SSID, or Service Set Identifier, is the workgroup name of your Wireless Network. All devices (Access Points, Wireless Routers, and Wireless Network Adapters) must all have the same SSID to communicate on the Wireless Network.

  • What is WEP?

    WEP stands for Wired Equivalent Privacy. It is based on the IEEE 802.11 standard and uses the RC4 encryption algorithm. Enabling WEP allows you to increase security by encrypting data being transferred over your wireless network. When WEP encryption is enabled, there are two options*: 64-bit and 128-bit. 64-bit is the same as 40-bit WEP. The lower level of WEP encryption uses a 40-bit (10 character) "secret key" (set by the user), and a 24-bit "initialization vector" (not under user control). So lower level 40 and 64 bit WEP cards are equivalent in encryption strength and compatibility.

  • How many Users can one 802.11b Access point (WER401 and Hurricane 9000W) support ?

    It can support up to 32 wireless users.

  • How to protect my Wireless Network to prevent unauthorized users from accessing?
    WEP is a wireless security protocol that helps protect your information by using a security setting (called a WEP key) to encode, or encrypt, all network traffic before transmitting it over the airwaves.

  • How to get the best performance for wireless network?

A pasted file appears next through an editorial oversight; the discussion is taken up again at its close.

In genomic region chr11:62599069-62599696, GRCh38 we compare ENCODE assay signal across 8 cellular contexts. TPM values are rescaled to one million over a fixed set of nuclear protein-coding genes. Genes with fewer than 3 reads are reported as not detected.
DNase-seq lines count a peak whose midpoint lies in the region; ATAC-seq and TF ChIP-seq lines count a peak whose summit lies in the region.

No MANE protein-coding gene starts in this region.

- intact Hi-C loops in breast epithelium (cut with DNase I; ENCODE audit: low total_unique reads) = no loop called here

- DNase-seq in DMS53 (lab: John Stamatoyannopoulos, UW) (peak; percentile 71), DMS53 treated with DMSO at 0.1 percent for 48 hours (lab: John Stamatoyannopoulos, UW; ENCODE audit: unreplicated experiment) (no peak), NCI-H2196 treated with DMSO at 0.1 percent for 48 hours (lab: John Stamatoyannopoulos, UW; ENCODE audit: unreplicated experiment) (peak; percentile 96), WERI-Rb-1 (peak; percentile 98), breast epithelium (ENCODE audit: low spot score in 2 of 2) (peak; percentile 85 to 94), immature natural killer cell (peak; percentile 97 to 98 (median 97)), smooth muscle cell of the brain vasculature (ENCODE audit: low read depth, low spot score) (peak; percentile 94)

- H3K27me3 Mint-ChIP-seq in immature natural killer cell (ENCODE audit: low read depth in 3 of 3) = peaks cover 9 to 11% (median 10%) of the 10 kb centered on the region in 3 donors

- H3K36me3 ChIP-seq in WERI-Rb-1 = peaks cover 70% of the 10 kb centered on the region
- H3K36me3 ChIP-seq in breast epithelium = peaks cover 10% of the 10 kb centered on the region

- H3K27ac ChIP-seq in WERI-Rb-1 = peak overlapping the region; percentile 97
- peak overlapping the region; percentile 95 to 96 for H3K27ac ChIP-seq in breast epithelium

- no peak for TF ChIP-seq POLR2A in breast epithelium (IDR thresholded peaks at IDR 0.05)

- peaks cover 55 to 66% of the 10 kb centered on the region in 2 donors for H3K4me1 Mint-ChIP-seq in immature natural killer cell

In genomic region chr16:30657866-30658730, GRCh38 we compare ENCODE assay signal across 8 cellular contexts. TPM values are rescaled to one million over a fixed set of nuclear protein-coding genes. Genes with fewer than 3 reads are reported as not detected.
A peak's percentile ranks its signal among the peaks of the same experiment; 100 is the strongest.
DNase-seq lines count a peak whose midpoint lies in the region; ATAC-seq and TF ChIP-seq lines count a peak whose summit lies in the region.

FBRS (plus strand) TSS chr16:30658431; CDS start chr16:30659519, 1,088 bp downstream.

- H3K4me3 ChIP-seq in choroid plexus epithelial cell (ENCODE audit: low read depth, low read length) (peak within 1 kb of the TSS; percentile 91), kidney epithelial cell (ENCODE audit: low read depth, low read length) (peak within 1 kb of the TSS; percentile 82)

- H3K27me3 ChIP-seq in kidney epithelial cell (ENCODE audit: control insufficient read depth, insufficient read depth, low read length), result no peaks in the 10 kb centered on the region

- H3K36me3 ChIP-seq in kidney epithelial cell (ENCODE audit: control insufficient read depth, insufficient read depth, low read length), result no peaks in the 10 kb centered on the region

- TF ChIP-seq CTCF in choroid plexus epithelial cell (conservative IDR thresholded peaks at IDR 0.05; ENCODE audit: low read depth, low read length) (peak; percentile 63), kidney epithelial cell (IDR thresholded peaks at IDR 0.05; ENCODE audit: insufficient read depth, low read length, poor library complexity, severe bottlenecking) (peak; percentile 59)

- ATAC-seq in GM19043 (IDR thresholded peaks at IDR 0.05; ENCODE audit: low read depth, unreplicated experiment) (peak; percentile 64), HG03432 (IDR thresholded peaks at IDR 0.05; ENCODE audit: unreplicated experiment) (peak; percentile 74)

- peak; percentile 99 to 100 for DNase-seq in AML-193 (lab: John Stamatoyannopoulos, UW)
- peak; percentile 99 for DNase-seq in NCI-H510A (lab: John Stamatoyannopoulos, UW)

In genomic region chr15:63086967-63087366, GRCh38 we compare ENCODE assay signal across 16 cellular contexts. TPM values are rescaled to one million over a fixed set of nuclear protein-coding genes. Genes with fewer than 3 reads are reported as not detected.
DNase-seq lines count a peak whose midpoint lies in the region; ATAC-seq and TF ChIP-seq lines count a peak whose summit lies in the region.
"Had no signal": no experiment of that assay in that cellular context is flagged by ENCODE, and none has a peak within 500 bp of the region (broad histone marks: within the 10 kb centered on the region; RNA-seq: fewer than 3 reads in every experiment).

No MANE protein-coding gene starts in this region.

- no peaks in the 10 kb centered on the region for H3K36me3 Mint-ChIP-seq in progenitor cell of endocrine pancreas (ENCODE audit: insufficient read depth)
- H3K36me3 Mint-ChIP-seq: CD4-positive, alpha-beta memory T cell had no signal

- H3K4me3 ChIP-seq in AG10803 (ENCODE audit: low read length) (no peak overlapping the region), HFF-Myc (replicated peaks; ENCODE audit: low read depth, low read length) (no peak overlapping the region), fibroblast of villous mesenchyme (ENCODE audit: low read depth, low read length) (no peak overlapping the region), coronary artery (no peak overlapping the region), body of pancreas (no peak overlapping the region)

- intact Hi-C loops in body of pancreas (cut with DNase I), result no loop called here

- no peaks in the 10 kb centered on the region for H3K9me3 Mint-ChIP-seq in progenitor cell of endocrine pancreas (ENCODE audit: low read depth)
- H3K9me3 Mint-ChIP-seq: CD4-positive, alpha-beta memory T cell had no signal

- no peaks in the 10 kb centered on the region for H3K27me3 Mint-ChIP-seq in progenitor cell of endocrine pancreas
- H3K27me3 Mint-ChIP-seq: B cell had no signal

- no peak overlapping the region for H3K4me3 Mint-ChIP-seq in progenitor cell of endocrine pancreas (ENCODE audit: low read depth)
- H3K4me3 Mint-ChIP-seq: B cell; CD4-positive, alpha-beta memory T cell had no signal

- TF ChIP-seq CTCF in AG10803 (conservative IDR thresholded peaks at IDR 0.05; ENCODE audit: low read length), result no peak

Step 1: Find a suitable area for the Access Point

    To achieve the best signal with the least interference from furniture and electrical devices keep the Access point no higher or lower then eye-level. Place the Access Point on either a shelf will do nicely, or mount it on the wall.

    Warning: Never put an access point inside an enclosed space. It will greatly degrade signal strength and may cause the AP to heat up. Keep it in an open area, if at all possible.

    Step 2: Install the wireless network adapters Follow the installation instructions for the wireless adapters. Installation is generally simple especially when using the same manufacturer for all wireless network equipment.

    Step 3: Test the signal and reposition the AP as needed Each adapter should be connected to the access point as soon as the installation is finished (this may require a restart of the computer). Most wireless manufacturers will include a small signal meter with their adapters. Go to each system and spend a few minutes watching the meter to make sure the signal is steady and high. If it tends to fluctuate or is very low, then the access point may need to be moved closer. Sometimes a few inches make a big difference. Get your access point at the optimum location where you get the best signal quality and strength for all computers.

  • Useful Tips to Help You Get the Best Performance
    1. The best place to put your Wireless Router is as close to the center of the area that you want to cover.
    2. The worst place to be (weakest signal) is directly under a Wireless Router.
    3. You'll probably do best if you orient your Wireless Router's antenna(s) vertically.
    4. Keep antenna(s) away from large metal objects like filing cabinets and away from operating microwave ovens or 2.4GHz cordless phones. Also watch out for large containers of water? Fish tanks or water heaters for example.
    5. If you're having trouble with getting a strong signal with your laptop, try moving so that the laptop's wireless card antenna is pointing toward the Wireless Router.
    6. Avoid antenna placement close to an outside wall (unless outside is where you want to be). Also, if you want to connect while you're outside, place the Wireless Router near a window.